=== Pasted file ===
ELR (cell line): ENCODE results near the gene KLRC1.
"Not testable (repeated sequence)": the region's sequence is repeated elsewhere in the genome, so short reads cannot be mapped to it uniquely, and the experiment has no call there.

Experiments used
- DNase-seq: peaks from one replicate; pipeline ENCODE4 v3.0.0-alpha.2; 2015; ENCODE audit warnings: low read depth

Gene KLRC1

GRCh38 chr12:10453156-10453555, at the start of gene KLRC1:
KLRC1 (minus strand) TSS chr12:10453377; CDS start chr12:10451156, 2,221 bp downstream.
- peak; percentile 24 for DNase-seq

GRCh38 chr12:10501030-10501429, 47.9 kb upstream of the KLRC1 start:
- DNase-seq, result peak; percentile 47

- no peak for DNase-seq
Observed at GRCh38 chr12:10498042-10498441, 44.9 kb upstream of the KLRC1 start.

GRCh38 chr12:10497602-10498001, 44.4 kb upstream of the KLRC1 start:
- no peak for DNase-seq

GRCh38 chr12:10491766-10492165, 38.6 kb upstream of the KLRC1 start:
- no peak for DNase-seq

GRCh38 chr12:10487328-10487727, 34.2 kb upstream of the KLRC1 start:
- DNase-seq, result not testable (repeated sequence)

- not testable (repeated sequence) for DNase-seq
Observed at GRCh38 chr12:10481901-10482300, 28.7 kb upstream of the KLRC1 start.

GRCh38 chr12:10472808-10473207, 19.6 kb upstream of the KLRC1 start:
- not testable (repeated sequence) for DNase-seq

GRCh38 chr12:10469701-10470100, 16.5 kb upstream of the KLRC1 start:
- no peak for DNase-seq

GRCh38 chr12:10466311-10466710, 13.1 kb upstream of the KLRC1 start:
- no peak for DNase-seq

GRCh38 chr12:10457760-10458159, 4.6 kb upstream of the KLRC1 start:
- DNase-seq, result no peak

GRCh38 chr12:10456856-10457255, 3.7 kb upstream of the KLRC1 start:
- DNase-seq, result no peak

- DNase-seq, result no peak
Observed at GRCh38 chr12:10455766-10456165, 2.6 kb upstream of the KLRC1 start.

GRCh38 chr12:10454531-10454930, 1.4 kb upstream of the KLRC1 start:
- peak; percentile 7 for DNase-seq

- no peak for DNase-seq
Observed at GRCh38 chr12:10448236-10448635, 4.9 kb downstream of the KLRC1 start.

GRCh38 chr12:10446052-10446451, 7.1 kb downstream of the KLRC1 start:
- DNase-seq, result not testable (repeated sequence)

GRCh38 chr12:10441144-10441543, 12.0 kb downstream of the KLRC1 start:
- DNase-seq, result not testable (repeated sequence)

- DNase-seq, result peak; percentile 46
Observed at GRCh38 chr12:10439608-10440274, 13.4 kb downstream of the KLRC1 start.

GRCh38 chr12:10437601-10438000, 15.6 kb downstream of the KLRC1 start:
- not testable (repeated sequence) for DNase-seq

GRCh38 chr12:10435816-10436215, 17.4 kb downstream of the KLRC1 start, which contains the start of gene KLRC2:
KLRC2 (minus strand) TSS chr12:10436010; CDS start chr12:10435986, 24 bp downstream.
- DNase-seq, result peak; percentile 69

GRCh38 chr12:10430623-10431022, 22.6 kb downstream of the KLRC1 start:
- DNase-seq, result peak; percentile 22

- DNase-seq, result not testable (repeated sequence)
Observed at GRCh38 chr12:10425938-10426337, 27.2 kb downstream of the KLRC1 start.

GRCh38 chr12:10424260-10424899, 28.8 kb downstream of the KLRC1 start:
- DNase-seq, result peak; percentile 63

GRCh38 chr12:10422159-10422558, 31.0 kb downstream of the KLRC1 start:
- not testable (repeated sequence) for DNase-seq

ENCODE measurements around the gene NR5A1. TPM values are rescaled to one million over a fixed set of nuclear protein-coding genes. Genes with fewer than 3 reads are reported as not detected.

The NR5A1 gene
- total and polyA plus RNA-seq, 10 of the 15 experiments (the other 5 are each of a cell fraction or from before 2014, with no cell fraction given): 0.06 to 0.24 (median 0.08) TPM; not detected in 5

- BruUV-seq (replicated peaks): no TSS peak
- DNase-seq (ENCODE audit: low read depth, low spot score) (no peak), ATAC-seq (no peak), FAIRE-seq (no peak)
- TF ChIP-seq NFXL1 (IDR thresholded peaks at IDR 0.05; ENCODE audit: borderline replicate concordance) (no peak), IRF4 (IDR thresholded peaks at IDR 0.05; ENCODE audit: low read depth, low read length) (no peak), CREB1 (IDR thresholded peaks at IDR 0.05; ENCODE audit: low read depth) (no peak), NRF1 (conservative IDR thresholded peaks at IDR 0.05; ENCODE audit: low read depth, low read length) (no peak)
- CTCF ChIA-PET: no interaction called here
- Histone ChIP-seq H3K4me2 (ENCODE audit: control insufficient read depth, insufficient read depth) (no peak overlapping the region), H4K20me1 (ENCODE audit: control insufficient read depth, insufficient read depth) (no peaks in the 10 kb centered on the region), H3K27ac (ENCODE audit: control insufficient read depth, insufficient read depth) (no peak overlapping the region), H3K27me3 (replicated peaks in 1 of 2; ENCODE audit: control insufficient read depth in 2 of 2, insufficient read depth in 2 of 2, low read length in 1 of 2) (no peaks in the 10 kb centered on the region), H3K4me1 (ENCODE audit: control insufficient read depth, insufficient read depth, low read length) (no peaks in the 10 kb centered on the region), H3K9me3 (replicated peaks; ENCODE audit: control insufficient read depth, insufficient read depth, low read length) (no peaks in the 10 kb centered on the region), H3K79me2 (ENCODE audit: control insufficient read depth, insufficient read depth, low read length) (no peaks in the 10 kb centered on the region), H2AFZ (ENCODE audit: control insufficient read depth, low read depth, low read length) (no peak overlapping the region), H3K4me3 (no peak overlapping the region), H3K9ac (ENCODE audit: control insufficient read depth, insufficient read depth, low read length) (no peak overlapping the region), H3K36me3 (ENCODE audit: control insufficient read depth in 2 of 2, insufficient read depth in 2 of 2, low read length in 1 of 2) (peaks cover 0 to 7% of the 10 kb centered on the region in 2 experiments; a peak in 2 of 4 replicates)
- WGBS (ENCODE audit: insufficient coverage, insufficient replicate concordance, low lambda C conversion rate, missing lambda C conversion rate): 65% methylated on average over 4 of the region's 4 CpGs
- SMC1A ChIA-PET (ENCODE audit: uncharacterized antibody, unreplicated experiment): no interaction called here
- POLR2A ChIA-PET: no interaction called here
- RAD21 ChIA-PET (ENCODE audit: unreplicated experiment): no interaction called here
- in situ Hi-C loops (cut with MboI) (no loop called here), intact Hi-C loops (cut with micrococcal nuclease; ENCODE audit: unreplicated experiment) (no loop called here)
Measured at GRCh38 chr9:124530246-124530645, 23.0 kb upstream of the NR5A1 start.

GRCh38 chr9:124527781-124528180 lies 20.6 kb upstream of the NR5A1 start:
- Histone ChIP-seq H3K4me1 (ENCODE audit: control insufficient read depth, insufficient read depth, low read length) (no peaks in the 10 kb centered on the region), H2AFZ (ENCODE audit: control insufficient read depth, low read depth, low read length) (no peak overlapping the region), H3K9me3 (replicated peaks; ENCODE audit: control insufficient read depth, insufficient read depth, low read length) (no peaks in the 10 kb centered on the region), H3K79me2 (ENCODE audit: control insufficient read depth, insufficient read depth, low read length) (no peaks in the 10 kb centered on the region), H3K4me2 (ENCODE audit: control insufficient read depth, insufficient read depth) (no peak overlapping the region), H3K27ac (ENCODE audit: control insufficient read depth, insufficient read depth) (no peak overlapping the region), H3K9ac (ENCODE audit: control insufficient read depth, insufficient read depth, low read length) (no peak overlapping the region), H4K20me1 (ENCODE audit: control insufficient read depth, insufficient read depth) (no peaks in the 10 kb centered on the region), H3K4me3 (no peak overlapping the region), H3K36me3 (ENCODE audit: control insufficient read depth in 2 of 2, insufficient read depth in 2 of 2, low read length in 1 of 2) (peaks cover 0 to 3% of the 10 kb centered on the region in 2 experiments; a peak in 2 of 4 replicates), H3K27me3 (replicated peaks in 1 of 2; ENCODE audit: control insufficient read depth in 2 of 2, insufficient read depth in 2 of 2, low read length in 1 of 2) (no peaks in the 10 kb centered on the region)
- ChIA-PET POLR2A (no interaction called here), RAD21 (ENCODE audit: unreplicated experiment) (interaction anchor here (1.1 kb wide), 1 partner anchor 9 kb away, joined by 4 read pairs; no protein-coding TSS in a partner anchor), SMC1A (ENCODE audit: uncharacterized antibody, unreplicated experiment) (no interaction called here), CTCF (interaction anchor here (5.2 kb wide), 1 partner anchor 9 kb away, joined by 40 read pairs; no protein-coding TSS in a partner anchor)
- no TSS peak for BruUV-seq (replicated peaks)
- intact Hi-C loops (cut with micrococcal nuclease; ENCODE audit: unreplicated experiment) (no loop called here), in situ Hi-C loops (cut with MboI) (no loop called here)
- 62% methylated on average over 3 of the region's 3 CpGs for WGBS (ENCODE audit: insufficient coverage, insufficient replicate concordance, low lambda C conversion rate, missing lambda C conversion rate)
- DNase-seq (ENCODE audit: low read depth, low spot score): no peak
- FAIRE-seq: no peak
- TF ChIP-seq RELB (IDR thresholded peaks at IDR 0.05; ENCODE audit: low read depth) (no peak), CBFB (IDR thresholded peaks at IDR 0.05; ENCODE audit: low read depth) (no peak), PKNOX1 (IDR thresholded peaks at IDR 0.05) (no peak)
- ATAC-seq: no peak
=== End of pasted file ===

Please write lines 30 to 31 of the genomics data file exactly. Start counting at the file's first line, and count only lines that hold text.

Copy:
- DNase-seq, result no peak

- DNase-seq, result no peak